We Wants the Digital Euro, Precious

Many thanks to Hellequin GB for translating this article from the Austrian weekly Der Wochenblick. The translator’s comments are in square brackets:

You want total control, but hide it…

Economy as a new pretext: Elites once again drum for “Digital Euro”

The ECB plans for the digital Euro are taking on more and more concrete forms. The Brussels grandees are leaving no stone unturned for their henchmen in the governments to cover up the plan for control over the citizens. If in the end it was the alleged fight against money laundering [Lagarde would know about that for sure, since she was/is after all a laundress], now a reconstruction of the devastated economy in Europe is supposed to serve as a pretext for the totalitarian project.

ECB-Lagarde drives digital Euro

ECB boss and WEF foundation board member Christine Lagarde babbles something about wanting to stand up to the advance of foreign corporations in European payment transactions. In the case of card payments, around two thirds of the transactions are booked by service providers who have their company records outside the EU. The image of heteronomy is intentional: because inevitably the image of influence from Russia, China or — which would of course not matter to the EU grandees — the USA, arises in the mind, although financial strongholds such as Switzerland or Great Britain are also not EU members. All this runs under the euphonious but meaningless slogan “Strategic Autonomy”.

The route is as follows: An investigation phase will run until October 2023 before the final decision on the design of the digital central bank currency is to be made. After that, another three years are planned for the complete implementation of the project. In other words, by 2026 at the latest, the digital Euro should be a fixed point in citizens’ payment transactions. They have long feared another step towards the abolition of cash and tighter controls: in public consultations, almost every second response was concerned about the protection of privacy. [Privacy? What privacy? Slaves do not have that privilege. They have lost the right to choose.]

(In the run-up to the WEF summit in May, Lagarde throws sand into the eyes of the citizens.)

Lindner uses economic arguments

Not that compliance with them is really important to EU actors — after all, the EU wants to be able to monitor the chats of innocent Europeans. But somehow you have to get the people on board for your controversial prestige project. And so on Monday Christian Lindner (FDP) — as German finance minister, after all, patron of the largest economy on the continent [cough, cough] — rode out to butter people up with the prospect of the digital Euro as an “economic engine”. He even spoke of “digital cash”…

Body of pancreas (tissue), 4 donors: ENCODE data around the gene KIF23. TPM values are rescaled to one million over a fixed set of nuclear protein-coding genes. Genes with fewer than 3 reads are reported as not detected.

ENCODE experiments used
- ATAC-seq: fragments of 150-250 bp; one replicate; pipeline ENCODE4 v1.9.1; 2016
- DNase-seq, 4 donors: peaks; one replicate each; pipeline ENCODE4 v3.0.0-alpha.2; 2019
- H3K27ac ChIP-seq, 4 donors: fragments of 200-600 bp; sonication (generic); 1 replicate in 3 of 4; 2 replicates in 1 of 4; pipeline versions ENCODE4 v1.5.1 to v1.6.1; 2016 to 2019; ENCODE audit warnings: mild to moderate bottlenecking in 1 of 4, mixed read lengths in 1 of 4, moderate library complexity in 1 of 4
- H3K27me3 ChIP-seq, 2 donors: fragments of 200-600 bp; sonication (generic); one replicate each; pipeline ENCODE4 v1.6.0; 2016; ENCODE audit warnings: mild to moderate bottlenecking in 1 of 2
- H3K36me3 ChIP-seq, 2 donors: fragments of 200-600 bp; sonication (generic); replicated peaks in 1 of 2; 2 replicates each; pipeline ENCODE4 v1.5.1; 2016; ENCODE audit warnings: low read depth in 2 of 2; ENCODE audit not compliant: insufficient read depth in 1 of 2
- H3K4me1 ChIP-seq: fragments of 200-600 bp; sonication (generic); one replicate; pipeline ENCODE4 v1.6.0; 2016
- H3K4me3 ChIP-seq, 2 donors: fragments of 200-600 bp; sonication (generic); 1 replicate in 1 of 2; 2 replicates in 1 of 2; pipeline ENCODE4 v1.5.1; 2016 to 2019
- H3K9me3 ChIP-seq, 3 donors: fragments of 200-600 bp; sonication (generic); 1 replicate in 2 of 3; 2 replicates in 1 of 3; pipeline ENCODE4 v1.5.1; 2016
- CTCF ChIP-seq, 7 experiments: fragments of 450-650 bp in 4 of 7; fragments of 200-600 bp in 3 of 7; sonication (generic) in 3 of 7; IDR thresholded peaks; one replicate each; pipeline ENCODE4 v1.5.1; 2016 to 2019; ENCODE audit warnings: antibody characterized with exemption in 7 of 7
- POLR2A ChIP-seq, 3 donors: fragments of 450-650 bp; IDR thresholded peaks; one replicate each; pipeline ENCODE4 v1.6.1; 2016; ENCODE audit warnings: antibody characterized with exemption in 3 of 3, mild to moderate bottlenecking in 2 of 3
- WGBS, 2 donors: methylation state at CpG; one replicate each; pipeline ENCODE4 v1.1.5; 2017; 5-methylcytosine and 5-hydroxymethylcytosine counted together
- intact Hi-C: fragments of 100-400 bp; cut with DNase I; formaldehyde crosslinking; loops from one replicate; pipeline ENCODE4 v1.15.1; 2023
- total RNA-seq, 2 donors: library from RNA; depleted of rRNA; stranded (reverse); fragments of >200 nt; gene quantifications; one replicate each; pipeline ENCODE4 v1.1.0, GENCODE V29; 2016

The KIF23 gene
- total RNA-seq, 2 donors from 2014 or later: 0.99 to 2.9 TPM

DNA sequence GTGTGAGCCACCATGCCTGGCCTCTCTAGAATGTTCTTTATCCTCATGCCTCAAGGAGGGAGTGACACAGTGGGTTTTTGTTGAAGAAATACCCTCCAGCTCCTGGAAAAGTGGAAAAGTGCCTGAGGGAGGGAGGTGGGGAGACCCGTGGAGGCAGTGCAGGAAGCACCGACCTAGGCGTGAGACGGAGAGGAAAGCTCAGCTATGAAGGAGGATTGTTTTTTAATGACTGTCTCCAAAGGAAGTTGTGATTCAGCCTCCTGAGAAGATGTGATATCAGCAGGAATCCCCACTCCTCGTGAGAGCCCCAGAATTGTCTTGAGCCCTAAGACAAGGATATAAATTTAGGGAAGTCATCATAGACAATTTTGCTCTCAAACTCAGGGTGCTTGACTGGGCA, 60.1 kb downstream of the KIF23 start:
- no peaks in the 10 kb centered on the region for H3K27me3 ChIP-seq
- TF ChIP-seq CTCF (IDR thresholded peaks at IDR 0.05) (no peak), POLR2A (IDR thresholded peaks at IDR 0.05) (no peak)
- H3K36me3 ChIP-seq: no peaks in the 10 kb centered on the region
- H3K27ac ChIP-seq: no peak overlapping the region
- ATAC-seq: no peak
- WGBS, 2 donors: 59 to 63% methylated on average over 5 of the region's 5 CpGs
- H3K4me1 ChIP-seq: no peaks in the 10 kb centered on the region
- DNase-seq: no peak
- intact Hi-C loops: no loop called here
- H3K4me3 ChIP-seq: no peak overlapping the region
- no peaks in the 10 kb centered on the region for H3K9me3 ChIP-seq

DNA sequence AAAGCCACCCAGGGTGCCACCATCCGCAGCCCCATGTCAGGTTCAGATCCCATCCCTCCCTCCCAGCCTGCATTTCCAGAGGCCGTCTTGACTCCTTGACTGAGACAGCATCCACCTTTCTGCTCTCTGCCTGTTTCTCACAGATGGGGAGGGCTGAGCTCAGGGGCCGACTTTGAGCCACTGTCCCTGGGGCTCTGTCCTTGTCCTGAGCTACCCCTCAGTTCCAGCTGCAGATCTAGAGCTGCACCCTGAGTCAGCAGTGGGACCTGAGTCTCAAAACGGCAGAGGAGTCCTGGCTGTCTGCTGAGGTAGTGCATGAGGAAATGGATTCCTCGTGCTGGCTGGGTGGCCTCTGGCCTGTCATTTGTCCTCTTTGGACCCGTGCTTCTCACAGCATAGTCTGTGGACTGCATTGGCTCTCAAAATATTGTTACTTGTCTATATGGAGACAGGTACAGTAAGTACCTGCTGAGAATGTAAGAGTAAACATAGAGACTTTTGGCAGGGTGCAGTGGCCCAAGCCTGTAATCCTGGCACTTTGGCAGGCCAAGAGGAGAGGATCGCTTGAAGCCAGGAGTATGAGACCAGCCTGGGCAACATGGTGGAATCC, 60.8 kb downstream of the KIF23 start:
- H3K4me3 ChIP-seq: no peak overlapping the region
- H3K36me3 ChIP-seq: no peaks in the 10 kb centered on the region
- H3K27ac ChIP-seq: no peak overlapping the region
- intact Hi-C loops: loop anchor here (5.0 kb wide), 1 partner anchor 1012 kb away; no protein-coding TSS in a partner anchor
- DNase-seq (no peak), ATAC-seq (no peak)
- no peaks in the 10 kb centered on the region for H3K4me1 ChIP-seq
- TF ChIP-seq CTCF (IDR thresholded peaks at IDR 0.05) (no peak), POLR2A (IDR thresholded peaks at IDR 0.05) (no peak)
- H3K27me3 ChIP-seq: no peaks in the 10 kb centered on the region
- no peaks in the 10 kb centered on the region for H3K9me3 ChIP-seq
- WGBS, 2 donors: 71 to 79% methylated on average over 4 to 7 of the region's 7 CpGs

Total control only in China?

Incidentally, the model project for the digital Euro can once again be found in China. In the wake of the Corona policy, the E-Yuan was introduced as a test in the Middle Kingdom. At first, only additional services such as the commuter allowance for the lavish civil servants were processed — albeit via an obligatory app if you want to take advantage of the service. And while the West is soothingly downplaying the possibility of control, Western commentators do criticize the central government’s possible surveillance intentions…

In Europe, Sweden was the first country to announce that it would gradually phase out the cash crown in favor of digital payments. In Belgium, all shops and even food stalls must provide a card payment option. Incidentally, a complete ban on cash is not necessary: fines for removing and using it or the payment of social benefits exclusively in digital form could make it unattractive for everyday use. The same applies to the sometimes extremely stringent cash payment upper limits in some southern European countries.

Afterword from the translator:

Anyone who still believes that these people have their wellbeing at heart should buy a pickax and a shovel and start digging their own and their family’s graves, because a grave is ten times better than to be shackled like a slave to the whims of these “Elites”.

I quote once again the immortal words of my favourite 18th-century Scotsman, David Hume: “It is seldom that liberty of any kind is lost all at once. Slavery has so frightful an aspect to men accustomed to freedom that it must steal upon them by degrees, and must disguise itself in a thousand shapes, in order to be received.”

The people of the world need to rise up against this. Not that I’m holding my breath for that to happen, since so many bought into the “convenient” scam.

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